As soon as we saw today's news stories relaying a British report that cast doubt on the anti-depression powers of omega-3s, we called America’s leading researcher in the field: Commander Joe Hibbeln, MD.
The media reports repeated, unquestioned, the opinion of a British panel which told UK doctors that there isn't enough evidence to warrant prescribing fish oil to depressed patients (Drug and Therapeutics Bulletin 2007).
Dr. Hibbeln is Senior Clinical Investigator at the National Institute on Alcohol Abuse and Alcoholism. Just two months ago, he and 10 other prominent researchers in the field appointed by the American Psychiatric Association published a comprehensive review of the relevant evidence on depression and omega-3s (Freeman MP et al 2006; see “Top Psych Panel Says Omega-3s Deter Depression, Bipolar Disorder”).
As we reported then, “The members concluded that the preponderance of evidence supports the hypothesis that people who consume higher amounts of omega-3 EFAs—particularly the long-chain “marine” omega-3s from fish (EPA and DHA)—enjoy reduced risks of depression, bipolar disorder (manic-depression), and related mood disorders.”
So why would the British panel discourage doctors from prescribing omega-3s, citing a lack of sufficient evidence?
We asked Dr. Hibbeln whether he thought it might be because another, more negative assessment of the evidence was published last year (Appleton KM et al 2006).
Dr. Hibbeln couldn’t say for sure, since the British paper is not readily available for review (Unlike the research he and others did for the American Psychiatric Association, the Biritsh paper does not appear, based on media reports, to be a peer-reviewed meta-analysis).
But he noted, comparing the American Psychiatric Association team’s firmly positive findings to the more negative 2006 review, “We had access to more data, and we used data from studies that included measures of depression… we cast a broader net. In addition, the statistical methods were different.”
In short, although he is too polite to put it so bluntly, the competing review was not as rigorous or comprehensive. And as Dr. Hibbeln said, his team’s meta-analysis of prior studies was reviewed by, and accepted as the official position of, the American Psychiatric Association.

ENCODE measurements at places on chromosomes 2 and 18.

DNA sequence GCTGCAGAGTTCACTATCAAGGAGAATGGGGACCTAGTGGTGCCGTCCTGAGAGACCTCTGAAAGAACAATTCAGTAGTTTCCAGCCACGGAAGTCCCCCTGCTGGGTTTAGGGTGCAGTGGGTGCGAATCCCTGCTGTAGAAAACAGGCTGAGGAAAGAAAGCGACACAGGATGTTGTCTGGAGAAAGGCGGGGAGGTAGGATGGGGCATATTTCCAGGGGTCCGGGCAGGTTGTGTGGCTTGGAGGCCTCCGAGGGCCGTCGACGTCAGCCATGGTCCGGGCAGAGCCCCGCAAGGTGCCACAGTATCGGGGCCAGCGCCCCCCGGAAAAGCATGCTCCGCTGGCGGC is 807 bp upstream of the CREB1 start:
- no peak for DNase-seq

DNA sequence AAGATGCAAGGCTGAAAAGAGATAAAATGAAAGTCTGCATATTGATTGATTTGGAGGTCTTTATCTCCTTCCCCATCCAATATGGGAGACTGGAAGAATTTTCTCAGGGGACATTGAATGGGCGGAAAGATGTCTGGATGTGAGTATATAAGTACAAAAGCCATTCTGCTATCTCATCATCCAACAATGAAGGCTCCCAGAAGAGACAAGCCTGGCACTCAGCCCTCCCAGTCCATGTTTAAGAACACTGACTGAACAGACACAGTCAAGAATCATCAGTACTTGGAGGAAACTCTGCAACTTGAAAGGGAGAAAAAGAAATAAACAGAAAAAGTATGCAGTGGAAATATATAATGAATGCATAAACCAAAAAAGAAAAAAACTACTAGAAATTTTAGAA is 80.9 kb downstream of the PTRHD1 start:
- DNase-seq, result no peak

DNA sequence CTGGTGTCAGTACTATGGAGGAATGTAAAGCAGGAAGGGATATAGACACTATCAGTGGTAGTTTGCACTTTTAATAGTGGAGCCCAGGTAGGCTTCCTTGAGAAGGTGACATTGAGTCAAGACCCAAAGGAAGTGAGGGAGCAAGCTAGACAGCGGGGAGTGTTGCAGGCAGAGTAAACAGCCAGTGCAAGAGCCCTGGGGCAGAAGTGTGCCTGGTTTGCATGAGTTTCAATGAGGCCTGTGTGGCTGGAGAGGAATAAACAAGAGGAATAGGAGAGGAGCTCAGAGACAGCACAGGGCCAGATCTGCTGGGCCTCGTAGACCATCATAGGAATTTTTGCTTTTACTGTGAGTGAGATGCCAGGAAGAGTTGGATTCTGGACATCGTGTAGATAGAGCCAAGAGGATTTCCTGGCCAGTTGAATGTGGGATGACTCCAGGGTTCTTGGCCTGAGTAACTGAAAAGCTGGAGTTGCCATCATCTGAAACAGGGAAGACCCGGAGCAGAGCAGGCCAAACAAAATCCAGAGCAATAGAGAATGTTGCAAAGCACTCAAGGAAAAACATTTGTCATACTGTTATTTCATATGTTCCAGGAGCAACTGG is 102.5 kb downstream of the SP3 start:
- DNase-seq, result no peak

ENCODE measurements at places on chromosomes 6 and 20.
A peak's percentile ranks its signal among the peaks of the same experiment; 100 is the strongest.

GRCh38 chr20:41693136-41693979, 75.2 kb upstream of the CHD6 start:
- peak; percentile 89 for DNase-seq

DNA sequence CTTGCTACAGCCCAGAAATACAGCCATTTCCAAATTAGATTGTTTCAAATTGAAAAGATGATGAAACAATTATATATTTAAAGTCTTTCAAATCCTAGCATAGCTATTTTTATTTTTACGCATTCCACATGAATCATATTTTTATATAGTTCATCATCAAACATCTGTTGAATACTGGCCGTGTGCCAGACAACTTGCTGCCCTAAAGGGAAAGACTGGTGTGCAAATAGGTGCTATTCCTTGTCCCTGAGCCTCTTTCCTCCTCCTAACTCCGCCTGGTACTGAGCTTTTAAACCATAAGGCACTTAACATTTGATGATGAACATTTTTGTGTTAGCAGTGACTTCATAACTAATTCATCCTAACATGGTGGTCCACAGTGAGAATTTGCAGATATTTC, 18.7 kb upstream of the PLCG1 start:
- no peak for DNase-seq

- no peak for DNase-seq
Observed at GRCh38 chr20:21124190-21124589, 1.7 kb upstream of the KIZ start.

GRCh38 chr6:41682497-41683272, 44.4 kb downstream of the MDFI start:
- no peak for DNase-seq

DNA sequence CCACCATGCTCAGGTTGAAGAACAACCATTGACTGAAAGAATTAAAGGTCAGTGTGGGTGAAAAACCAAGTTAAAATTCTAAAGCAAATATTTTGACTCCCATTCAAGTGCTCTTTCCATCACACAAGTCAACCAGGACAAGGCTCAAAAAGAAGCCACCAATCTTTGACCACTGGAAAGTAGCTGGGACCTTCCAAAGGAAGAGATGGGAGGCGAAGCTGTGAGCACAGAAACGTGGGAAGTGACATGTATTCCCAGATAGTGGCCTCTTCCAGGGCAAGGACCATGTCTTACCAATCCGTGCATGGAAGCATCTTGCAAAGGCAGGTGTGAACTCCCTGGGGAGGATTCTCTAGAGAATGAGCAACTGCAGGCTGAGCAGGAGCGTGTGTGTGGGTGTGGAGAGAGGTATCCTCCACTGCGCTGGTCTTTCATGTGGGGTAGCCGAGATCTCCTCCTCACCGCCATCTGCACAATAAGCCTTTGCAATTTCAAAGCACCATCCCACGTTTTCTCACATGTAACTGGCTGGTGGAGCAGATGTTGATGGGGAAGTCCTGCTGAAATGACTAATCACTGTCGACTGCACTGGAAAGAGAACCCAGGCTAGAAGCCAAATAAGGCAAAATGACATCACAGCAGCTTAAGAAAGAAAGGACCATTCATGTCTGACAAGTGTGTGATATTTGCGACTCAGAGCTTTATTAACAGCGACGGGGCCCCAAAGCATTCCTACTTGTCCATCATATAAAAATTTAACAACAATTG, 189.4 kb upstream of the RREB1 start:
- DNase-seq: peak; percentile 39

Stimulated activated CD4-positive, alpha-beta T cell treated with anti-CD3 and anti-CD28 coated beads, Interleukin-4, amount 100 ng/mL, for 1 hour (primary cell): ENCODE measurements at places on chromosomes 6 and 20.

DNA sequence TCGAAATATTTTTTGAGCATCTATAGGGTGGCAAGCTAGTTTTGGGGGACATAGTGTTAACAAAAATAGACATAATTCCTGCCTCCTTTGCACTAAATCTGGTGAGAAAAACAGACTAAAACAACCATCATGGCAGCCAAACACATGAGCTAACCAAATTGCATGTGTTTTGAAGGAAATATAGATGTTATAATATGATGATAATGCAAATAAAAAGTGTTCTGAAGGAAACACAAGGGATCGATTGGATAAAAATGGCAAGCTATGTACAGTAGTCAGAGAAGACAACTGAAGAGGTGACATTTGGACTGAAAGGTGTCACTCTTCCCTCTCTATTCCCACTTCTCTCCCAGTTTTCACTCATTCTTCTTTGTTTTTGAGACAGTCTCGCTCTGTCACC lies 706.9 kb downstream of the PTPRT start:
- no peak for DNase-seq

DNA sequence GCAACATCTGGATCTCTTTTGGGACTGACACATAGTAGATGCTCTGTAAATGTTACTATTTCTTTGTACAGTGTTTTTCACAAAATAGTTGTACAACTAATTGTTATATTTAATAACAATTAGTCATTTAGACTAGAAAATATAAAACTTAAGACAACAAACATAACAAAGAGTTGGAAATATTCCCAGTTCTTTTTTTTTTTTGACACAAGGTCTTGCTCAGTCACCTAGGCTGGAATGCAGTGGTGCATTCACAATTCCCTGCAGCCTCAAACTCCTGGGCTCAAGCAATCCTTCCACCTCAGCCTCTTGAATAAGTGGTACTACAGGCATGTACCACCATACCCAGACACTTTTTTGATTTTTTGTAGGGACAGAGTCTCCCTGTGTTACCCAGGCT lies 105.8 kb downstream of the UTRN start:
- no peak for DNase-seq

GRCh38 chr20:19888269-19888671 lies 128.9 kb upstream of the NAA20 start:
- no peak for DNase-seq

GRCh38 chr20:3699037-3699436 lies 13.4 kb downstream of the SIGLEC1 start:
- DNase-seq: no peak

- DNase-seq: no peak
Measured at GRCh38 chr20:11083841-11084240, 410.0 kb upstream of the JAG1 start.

Given the mountains of epidemiological evidence in their favor, and the substantial body of positive clinical evidence, there is little doubt that omega-3s can prevent and help treat depression, bipolar disorder, and other mood disorders.
We can only speculate that the British body—whose purpose is to offer unofficial prescribing guidelines for doctors—was unaware of all the evidence, or has a bias toward drugs over nutritional intervention, no matter how well supported by evidence.
- Drug and Therapeutics Bulletin (unknown authors). Do omega-3 fatty acids help in depression?. February 2007. http://www.dtb.org.uk/dtb/do/articles/2007/Feb/1.html
- Freeman MP, Hibbeln JR, Wisner KL, Davis JM, Mischoulon D, Peet M, Keck PE Jr, Marangell LB, Richardson AJ, Lake J, Stoll AL. Omega-3 fatty acids: evidence basis for treatment and future research in psychiatry. J Clin Psychiatry. 2006 Dec;67(12):1954-67. Review.
- Appleton KM, Hayward RC, Gunnell D, Peters TJ, Rogers PJ, Kessler D, Ness AR. Effects of n-3 long-chain polyunsaturated fatty acids on depressed mood: systematic review of published trials. Am J Clin Nutr. 2006 Dec;84(6):1308-16. Review. Peet M, Stokes C. Omega-3 fatty acids in the treatment of psychiatric disorders. Drugs. 2005;65(8):1051-9. Review.
- Parker G, Gibson NA, Brotchie H, Heruc G, Rees AM, Hadzi-Pavlovic D. Omega-3 fatty acids and mood disorders. Am J Psychiatry. 2006 Jun;163(6):969-78. Review. Erratum in: Am J Psychiatry. 2006 Oct;163(10):1842.
- Freeman MP. Omega-3 fatty acids in psychiatry: a review. Ann Clin Psychiatry. 2000 Sep;12(3):159-65. Review.
- Young G, Conquer J. Omega-3 fatty acids and neuropsychiatric disorders. Reprod Nutr Dev. 2005 Jan-Feb;45(1):1-28. Review.